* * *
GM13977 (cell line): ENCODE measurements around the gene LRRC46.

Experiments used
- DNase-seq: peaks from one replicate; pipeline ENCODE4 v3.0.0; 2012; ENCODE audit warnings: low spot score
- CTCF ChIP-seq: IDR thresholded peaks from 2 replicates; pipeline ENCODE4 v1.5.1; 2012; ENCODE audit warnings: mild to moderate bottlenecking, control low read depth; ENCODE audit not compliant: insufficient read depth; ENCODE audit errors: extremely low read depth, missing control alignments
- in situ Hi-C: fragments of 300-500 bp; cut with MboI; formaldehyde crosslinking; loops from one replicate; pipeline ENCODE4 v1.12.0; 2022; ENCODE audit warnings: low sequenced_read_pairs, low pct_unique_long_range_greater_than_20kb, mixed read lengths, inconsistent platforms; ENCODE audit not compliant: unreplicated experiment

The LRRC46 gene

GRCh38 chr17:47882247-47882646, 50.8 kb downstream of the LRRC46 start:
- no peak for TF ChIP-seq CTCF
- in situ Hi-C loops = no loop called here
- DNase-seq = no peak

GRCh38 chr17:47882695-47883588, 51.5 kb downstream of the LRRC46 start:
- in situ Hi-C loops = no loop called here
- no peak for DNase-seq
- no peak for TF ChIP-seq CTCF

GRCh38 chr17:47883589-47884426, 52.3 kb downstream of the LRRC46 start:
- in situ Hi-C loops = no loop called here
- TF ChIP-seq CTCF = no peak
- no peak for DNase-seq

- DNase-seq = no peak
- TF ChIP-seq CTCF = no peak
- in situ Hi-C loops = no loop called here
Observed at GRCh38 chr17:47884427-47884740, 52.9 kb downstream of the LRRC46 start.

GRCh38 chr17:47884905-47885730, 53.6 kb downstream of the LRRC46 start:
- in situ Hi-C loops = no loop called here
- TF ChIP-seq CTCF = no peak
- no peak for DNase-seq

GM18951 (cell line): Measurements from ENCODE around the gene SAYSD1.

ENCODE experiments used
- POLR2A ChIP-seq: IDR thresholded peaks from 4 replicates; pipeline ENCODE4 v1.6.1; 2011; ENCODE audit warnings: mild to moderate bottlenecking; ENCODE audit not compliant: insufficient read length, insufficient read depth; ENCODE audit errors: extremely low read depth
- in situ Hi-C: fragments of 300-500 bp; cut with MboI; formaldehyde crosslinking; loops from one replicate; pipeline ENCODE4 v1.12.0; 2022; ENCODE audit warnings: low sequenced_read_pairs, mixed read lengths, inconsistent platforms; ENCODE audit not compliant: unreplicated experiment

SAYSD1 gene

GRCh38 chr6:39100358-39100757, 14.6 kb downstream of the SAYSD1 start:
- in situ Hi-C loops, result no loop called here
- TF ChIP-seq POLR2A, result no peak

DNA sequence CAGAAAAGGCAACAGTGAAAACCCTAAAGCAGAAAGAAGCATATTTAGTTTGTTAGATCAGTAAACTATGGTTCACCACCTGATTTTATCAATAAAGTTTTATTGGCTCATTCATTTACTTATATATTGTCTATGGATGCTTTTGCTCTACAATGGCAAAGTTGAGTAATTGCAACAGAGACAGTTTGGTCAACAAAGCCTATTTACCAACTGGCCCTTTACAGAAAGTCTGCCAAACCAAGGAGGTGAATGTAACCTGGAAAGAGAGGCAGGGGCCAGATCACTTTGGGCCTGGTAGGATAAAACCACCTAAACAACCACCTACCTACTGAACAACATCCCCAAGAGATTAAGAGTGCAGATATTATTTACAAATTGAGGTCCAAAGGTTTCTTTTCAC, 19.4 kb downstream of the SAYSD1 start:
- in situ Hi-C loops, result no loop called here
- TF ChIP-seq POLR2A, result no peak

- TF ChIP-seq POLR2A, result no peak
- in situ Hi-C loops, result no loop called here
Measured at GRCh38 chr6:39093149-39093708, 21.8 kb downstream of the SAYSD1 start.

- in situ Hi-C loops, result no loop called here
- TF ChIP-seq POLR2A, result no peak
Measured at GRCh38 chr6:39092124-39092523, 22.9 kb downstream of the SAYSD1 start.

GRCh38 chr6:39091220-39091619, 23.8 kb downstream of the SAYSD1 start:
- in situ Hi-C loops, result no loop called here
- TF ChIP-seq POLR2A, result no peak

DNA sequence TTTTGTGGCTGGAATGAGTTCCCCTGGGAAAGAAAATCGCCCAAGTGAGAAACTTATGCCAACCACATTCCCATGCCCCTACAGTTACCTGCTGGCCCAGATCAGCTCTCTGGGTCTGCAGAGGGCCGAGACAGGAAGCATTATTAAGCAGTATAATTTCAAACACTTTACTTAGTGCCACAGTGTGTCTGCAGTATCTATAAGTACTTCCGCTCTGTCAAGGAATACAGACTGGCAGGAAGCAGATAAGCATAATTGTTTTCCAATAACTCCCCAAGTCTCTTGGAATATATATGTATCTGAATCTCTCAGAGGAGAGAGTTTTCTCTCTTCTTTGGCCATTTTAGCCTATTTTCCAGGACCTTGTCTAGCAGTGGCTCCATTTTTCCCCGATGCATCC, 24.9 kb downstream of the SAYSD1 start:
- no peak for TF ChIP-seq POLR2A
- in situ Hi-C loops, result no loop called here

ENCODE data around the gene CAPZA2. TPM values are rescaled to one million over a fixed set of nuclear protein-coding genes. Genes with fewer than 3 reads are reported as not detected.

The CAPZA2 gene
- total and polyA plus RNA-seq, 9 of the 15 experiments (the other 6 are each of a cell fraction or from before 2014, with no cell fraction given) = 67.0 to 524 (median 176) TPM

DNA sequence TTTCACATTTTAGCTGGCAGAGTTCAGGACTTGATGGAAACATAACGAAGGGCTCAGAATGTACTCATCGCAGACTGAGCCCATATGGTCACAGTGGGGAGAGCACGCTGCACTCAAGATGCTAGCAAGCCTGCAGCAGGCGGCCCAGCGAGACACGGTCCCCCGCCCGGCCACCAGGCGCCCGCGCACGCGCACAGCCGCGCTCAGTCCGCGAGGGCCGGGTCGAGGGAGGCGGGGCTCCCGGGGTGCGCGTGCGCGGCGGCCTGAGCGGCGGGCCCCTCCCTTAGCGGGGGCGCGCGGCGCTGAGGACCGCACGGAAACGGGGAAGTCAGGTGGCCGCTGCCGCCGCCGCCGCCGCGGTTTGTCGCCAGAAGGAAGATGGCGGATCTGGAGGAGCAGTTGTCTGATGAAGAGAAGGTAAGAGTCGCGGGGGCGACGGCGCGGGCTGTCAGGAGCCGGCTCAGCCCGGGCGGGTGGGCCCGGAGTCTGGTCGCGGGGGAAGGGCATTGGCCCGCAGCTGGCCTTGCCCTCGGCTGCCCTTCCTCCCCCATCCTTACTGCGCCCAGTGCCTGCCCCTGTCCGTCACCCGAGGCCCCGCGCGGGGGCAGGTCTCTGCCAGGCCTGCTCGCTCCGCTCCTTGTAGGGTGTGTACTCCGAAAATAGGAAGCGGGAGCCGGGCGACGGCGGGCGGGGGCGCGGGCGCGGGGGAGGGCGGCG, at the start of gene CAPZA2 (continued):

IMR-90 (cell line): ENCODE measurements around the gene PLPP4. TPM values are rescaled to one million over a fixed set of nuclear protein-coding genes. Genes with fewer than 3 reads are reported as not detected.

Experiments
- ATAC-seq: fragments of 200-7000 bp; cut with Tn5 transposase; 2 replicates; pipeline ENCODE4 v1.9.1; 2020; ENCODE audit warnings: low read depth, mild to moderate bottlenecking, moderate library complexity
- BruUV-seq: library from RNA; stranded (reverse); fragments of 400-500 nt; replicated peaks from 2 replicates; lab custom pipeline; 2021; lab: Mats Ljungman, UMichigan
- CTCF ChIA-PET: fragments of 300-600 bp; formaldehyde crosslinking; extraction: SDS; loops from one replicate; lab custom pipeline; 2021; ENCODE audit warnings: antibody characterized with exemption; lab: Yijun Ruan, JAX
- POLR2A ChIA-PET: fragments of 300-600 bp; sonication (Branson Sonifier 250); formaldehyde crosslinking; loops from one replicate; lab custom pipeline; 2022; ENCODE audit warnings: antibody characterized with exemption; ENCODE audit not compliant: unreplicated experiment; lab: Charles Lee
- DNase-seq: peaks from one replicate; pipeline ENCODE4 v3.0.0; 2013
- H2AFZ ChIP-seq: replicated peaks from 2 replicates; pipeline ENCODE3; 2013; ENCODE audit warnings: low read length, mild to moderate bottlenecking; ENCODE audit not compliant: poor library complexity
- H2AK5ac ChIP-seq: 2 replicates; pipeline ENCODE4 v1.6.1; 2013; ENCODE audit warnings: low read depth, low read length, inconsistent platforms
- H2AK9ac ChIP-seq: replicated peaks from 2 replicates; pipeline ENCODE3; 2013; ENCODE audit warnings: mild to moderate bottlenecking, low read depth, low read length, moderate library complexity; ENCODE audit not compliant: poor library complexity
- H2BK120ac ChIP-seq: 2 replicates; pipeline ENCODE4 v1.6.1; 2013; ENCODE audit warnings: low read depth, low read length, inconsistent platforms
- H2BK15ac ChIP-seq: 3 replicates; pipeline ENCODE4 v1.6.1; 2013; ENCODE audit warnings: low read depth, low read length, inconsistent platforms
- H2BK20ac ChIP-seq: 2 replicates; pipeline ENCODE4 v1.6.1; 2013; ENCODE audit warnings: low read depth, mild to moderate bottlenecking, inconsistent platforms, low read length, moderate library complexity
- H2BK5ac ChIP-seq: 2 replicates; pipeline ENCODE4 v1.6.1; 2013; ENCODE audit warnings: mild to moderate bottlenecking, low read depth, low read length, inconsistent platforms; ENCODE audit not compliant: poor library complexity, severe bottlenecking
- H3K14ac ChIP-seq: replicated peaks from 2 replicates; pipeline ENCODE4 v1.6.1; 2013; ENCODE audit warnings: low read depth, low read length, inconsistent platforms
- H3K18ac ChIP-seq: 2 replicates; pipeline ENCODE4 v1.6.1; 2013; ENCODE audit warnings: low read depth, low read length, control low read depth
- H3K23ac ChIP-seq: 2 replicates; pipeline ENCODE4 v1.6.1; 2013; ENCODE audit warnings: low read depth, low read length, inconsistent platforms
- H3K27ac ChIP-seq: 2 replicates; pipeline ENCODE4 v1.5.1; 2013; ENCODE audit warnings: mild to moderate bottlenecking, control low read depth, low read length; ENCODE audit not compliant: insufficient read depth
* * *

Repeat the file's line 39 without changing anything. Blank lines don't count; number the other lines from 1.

- in situ Hi-C loops, result no loop called here